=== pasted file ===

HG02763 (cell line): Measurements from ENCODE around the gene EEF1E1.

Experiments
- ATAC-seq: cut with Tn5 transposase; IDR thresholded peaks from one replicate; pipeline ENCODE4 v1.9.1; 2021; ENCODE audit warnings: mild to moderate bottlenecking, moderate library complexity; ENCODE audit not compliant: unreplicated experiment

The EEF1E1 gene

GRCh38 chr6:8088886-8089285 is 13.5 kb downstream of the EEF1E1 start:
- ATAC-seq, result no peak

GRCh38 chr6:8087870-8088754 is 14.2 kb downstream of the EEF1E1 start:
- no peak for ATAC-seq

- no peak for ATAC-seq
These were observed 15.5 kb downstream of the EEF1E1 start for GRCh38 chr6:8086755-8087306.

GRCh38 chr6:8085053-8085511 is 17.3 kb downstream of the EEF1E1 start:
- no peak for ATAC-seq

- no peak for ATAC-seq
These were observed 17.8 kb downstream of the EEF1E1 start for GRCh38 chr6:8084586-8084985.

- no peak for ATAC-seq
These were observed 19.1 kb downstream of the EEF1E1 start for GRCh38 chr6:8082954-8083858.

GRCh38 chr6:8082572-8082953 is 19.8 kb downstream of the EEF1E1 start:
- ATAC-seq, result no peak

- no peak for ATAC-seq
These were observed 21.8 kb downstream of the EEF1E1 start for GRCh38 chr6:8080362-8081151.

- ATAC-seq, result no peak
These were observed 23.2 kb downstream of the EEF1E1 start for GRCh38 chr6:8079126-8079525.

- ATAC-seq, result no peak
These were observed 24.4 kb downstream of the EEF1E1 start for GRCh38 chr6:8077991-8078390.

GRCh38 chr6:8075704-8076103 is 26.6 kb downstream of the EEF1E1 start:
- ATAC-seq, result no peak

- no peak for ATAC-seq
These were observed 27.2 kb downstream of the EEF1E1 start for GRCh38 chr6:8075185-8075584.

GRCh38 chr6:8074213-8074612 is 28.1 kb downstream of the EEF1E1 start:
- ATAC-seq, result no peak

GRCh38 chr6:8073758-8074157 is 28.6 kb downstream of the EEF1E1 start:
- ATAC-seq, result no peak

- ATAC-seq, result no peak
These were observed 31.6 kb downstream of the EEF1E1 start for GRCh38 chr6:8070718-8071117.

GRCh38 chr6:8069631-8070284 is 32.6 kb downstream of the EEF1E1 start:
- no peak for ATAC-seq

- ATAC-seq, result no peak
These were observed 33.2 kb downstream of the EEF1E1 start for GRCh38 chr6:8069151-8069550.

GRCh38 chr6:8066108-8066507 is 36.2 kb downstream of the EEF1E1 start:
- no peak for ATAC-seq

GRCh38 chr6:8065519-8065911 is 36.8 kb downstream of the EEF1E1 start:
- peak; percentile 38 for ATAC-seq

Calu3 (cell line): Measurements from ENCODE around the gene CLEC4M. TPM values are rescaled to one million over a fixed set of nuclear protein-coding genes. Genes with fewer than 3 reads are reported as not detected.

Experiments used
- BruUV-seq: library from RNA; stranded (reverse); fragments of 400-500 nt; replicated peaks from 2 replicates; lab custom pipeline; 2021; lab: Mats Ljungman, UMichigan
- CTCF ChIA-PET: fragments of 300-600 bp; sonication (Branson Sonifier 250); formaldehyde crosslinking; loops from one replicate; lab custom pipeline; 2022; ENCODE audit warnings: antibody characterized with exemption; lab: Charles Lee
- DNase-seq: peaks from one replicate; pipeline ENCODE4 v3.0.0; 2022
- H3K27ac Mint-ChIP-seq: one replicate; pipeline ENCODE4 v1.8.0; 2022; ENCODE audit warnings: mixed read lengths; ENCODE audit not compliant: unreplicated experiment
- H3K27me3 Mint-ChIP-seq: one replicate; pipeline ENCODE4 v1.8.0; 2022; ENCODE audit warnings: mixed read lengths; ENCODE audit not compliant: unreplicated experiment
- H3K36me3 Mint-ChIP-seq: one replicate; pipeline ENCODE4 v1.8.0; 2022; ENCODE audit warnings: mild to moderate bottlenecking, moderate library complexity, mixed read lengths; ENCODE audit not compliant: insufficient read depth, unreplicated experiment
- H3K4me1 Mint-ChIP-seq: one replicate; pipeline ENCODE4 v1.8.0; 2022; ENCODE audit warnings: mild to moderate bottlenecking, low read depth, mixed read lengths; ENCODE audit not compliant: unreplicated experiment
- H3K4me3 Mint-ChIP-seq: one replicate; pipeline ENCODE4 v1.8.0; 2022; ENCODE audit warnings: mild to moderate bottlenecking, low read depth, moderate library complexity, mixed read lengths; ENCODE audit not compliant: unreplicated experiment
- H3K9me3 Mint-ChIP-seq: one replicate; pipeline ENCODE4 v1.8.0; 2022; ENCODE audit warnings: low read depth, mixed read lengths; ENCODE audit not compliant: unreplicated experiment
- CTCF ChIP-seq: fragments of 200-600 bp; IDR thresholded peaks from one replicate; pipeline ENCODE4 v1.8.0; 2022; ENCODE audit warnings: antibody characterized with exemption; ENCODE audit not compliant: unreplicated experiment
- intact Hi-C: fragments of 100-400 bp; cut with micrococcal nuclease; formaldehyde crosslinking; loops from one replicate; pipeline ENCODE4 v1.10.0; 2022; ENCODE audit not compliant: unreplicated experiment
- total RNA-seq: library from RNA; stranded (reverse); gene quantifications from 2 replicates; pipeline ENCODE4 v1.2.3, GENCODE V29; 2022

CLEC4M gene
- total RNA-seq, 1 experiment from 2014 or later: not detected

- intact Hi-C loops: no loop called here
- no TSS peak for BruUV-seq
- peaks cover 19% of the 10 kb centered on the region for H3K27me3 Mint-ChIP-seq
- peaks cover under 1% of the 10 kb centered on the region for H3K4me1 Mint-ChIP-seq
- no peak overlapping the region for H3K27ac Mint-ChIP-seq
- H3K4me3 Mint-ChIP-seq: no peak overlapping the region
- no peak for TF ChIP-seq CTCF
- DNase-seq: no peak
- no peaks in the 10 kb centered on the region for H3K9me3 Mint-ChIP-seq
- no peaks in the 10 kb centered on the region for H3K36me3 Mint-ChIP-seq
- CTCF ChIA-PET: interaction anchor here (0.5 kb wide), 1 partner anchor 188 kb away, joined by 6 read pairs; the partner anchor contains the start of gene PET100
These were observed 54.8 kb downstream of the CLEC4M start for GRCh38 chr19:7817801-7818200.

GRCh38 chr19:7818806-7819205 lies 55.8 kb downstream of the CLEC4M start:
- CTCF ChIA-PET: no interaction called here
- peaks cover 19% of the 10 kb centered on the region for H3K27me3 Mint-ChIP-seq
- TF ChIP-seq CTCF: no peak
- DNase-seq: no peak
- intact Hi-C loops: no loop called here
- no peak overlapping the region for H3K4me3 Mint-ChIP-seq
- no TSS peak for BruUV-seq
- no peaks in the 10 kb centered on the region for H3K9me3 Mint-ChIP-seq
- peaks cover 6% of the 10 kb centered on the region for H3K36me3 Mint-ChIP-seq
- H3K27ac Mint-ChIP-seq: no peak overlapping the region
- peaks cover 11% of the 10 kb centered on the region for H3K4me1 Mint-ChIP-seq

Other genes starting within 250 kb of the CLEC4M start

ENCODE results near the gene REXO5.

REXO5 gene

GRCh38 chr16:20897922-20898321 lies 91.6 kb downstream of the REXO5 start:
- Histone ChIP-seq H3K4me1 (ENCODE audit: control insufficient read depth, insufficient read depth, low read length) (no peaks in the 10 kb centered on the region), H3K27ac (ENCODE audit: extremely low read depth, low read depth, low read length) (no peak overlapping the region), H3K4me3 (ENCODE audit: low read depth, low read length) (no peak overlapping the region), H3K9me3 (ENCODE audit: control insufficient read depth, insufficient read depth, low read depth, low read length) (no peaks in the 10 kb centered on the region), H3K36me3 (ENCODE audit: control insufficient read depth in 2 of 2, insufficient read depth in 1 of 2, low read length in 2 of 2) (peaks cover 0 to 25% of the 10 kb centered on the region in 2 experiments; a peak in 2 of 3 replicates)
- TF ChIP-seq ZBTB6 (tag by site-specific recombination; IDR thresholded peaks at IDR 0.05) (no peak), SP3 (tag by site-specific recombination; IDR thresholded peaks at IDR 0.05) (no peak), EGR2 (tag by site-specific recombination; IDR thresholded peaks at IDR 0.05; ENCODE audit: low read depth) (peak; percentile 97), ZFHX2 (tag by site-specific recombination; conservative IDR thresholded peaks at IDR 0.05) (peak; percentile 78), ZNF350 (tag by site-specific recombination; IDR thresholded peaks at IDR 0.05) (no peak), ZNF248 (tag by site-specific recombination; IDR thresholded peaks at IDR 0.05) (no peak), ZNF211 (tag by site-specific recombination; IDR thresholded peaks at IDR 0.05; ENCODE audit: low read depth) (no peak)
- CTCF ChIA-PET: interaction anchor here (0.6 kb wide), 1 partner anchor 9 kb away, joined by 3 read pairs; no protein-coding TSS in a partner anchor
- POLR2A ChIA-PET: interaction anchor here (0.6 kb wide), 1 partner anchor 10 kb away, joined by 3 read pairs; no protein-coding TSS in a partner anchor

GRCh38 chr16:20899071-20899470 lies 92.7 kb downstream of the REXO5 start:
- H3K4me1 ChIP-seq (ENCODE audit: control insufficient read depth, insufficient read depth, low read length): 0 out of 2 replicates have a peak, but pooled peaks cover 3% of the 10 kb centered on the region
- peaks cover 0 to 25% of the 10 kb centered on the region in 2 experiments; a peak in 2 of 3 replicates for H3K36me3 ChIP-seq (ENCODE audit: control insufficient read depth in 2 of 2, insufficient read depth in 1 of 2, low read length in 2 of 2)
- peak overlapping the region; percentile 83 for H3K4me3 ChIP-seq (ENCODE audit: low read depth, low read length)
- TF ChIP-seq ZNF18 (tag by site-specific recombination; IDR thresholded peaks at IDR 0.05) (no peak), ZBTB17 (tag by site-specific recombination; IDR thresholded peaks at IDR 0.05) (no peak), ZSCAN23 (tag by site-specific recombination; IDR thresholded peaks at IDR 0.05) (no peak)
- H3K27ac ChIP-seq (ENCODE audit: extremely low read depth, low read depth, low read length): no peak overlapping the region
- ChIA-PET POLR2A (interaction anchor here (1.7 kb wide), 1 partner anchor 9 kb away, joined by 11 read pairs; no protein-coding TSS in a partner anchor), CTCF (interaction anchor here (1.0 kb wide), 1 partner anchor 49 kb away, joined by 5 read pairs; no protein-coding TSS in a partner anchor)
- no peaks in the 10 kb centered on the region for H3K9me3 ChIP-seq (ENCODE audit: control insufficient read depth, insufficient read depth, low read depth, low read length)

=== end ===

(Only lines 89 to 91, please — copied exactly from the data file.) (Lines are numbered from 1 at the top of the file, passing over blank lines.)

- CTCF ChIA-PET: interaction anchor here (0.6 kb wide), 1 partner anchor 9 kb away, joined by 3 read pairs; no protein-coding TSS in a partner anchor
- POLR2A ChIA-PET: interaction anchor here (0.6 kb wide), 1 partner anchor 10 kb away, joined by 3 read pairs; no protein-coding TSS in a partner anchor

GRCh38 chr16:20899071-20899470 lies 92.7 kb downstream of the REXO5 start: